When the chance to buy the Reno Bighorns NBA Development League basketball team presented itself last year, Stuart Katzoff, his father, Jerry, and business partner Herb Simon - owners of the Reno Aces - thought that the opportunity to own the two highest-level sports franchises in town was too good an offer to pass up.
"For us to control both major sports in Reno seemed like a positive thing," Stuart Katzoff says. "We thought there would be great synergies using our front office on the Aces to help manage and run the Bighorns. It just made sense to own both of them."
Taking control of the team in the middle of the season left the new ownership group with little control over many aspects of the team, but this season SK Basketball will oversee all features of the Bighorns, from making roster decisions to choosing concession vendors, Katzoff says.
"The first season went pretty well, I think we're at the top of attendance in the league. But we were in an awkward position," he says. "We sort of inherited a weird structure and didn't get a lot of marketing dollars spent and put into the Bighorns. We have changed that and now we put the same attention to them as we bring to baseball."
The Bighorns play at the Reno Events Center, a stone's throw from the Aces' new $50 million stadium at Second Street and Evans Avenue. Aces management is housed minutes away at 50 W. Liberty St. Katzoff's staff now works 11 months a year promoting and managing professional sports in Reno rather than a shorter summer season with just the Aces. And the many corporate partnerships formed with the Aces help the Bighorns as well.
"There are a lot of synergies on corporate sponsorships and on the ticket side," Katzoff says. "Leveraging that makes sense."
TJ Lasita, director of media relations for the Bighorns and Reno Aces, says the management team can assess what went right in the Bighorns' and Aces' inaugural seasons and apply those lessons to the second go-round.
"It gives us a chance to evaluate from the onset what kind of mark we want to make," Lasita says. "Being able to step back and have a view of the whole landscape and move forward from there certainly makes a difference."
Reno Bighorns' attendance last year over 21 home dates was 68,835, an average of 3,278 per game. The Bighorns rent the Reno Events Center from the Reno-Sparks Convention and Visitor's Authority, and Katzoff says the ownership group has discussed the possibility of one day having their own venue. However, with just 24 home games, plans to develop a basketball arena may not come to fruition - unless another professional sports team also utilized the venue.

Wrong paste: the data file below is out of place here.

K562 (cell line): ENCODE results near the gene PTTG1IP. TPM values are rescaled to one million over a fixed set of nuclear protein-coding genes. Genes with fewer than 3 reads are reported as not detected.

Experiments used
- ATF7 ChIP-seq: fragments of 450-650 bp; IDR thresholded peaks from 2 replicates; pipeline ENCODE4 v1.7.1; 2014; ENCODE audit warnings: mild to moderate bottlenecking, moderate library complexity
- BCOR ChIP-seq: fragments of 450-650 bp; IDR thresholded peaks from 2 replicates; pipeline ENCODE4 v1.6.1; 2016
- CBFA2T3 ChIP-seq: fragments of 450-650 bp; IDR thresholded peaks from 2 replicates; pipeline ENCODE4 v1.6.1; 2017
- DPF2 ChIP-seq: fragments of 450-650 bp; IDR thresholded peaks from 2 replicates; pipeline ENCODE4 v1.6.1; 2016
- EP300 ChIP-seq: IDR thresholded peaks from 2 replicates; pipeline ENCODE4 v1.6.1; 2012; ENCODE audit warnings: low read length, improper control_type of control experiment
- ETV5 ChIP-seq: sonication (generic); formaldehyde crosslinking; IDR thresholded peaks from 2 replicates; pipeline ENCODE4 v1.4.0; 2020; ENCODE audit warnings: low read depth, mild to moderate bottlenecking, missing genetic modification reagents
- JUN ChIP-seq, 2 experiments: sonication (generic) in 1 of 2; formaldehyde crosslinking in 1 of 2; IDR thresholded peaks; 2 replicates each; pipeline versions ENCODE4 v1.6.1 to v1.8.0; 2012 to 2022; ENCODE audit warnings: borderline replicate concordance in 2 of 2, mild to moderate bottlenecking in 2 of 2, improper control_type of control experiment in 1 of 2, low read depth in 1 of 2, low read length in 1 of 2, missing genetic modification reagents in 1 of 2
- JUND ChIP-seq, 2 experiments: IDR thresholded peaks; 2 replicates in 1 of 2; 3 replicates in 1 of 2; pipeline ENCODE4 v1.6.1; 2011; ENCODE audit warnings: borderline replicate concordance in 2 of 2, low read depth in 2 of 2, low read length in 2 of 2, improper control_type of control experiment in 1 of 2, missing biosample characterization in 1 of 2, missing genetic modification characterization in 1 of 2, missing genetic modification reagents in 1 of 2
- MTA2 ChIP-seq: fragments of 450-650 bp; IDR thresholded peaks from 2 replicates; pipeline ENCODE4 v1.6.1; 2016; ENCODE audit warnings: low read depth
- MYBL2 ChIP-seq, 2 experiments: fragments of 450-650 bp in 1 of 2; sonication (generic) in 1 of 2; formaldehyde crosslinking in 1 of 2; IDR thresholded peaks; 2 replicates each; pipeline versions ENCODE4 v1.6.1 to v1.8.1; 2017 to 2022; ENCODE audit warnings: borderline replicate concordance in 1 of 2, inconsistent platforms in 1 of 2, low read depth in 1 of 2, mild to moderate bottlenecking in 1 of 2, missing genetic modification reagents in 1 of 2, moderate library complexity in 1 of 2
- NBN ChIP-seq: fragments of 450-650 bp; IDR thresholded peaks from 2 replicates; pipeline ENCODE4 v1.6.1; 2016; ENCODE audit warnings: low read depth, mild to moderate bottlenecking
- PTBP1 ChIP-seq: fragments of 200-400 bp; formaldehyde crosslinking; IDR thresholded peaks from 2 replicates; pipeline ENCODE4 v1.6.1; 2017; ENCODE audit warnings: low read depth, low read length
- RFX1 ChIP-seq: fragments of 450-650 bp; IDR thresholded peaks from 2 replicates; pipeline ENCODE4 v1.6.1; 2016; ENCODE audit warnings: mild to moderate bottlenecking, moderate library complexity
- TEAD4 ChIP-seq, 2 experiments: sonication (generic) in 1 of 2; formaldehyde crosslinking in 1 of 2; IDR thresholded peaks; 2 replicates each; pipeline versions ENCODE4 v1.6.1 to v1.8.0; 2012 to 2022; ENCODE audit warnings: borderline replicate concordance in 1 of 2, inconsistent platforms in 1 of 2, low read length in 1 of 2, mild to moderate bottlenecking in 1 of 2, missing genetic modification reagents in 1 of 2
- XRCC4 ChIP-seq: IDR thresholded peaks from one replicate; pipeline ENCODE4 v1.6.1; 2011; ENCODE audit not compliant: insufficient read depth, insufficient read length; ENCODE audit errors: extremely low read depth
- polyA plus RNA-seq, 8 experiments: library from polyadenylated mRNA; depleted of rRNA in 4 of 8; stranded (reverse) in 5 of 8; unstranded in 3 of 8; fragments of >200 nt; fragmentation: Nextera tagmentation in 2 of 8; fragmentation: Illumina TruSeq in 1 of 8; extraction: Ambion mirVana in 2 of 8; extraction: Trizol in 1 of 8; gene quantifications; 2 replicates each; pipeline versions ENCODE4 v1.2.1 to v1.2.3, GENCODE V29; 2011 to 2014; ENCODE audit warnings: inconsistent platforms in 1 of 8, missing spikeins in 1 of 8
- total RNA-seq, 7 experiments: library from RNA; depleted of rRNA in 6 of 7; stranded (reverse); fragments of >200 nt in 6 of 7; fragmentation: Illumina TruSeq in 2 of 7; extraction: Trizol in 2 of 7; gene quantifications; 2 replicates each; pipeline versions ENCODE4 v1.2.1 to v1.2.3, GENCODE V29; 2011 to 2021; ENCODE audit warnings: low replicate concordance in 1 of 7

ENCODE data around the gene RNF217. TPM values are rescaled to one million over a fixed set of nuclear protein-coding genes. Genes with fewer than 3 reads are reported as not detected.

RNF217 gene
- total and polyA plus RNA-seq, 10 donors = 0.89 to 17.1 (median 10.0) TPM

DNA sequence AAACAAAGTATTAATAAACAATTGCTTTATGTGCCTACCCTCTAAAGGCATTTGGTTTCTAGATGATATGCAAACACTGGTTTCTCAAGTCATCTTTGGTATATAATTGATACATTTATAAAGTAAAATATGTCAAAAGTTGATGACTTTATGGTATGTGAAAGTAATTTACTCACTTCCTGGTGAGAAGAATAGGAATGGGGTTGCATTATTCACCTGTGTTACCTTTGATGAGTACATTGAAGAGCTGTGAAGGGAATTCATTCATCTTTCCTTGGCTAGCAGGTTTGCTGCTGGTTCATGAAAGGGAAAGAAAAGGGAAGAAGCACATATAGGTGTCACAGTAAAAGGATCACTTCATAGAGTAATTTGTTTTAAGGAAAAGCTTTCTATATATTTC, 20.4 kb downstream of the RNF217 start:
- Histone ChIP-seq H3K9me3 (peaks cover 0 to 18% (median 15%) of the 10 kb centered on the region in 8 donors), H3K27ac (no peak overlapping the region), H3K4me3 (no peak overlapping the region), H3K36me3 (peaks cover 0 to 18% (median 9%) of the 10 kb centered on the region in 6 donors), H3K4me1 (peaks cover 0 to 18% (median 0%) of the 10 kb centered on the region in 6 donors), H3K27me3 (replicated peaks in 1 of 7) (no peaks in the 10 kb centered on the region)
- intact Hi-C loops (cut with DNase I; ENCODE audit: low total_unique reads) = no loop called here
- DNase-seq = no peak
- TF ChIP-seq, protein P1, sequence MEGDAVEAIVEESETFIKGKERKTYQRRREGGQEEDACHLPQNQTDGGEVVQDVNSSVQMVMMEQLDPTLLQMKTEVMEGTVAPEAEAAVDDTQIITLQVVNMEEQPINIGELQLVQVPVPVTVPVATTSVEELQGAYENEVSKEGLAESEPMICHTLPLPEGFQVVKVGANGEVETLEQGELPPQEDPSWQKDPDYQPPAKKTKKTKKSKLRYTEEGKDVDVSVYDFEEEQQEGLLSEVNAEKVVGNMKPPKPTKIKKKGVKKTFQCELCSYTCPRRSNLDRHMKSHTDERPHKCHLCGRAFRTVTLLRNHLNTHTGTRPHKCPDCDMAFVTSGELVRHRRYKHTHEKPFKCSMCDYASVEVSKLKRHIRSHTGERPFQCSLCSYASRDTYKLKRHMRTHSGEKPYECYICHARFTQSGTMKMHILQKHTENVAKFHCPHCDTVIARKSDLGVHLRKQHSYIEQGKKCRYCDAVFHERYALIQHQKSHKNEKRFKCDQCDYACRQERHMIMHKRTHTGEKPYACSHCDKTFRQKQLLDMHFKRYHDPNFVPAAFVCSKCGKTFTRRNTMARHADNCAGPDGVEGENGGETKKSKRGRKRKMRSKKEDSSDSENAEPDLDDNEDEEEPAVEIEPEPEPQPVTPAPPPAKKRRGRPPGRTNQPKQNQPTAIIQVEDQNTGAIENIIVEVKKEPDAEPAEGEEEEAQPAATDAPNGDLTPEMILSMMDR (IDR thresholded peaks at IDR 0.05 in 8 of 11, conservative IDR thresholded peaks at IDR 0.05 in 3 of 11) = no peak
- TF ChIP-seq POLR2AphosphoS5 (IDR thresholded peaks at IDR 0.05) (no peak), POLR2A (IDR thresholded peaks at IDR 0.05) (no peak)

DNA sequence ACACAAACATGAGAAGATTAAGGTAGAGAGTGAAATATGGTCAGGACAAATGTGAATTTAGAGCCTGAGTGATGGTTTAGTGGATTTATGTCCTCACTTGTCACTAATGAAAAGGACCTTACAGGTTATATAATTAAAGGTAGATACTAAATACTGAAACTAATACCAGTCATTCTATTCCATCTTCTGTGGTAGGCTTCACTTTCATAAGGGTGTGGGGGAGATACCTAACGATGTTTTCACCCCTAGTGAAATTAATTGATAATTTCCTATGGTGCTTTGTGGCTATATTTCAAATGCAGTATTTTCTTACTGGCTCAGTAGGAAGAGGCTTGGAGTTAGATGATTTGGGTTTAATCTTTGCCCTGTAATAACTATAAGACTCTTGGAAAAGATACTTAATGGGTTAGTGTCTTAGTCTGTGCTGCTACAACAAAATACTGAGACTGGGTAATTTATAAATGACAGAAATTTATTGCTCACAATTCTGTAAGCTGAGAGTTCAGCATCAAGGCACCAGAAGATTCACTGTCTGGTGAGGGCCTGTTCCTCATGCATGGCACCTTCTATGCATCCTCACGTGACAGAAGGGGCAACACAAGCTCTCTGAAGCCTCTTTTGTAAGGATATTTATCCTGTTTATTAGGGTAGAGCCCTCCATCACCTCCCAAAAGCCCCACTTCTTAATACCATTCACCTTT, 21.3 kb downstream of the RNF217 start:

"It (the Reno Events Center) is sort of a multi-use facility," Katzoff says. "We have a little more control of the Aces since we own the ballpark. We have less control at the events center, but it is a nice space. There is a high level of basketball and it's a good product. It's not too big, so it still has good energy. We have found that it works out pretty well.
"I don't know if a stand-alone facility, with that few number of games, would pencil out," he adds, "but the newer the arena and the more custom it is the better. Maybe we could bring in hockey team or something else. That is always a possibility. We just want to keep developing downtown and keep people coming there. We think these sports properties are great for development down there."
SK Baseball is constructing several restaurant and entertainment venues at the neighboring Freight House district. They are scheduled for completion in early April 2010 and the developers expect they will benefit from a strong following of Bighorns' fans. Other businesses entities are capitalizing on the momentum created by the Aces and Bighorns as well. The real estate company Basin Street Properties also is adding retail space to the first floor of its headquarters building at 300 E. Second St., just across the street from the ballpark.
"It is a perfect example of how redevelopment works," Katzoff says. "If we hadn't put the ballpark in there would be no reason to put the rest there. With what we are doing and what they (Basin Street) are doing it is exciting to be there."
SK Basketball utilizes a local board of advisers comprised of northern Nevada business and civic leaders to help with parties and season ticket sales, a luxury not afforded the ownership group with the Reno Aces, because many aspects of the team are controlled by the Arizona Diamondbacks, the parent affiliate.
"There is a lot more hands-on interaction with our group on the basketball side," Katzoff says. "The players on the Aces side work for Diamondbacks."
The Bighorns also benefit from partner Herb Simon's long relationship with the National Basketball Association; Simon owns the Indiana Pacers and has served on the Board of Governors for the NBA.
"We get the whole infrastructure of the Pacers to do promotions and bounce ideas off of," Katzoff says. "We have access to one of top NBA infrastructures in the league. It is a great resource and he is a great partner."
Katzoff's hope for the Bighorns is that they become fan favorites and their games a must-see event. He says people who haven't yet seen a game will be surprised at the quality of play.
"I think people will find it is a value for what they are spending," he says. "I encourage people to come check out a game," he says. "My hunch is that they will have a good experience. Hopefully the product can grow in town and be a tremendous success."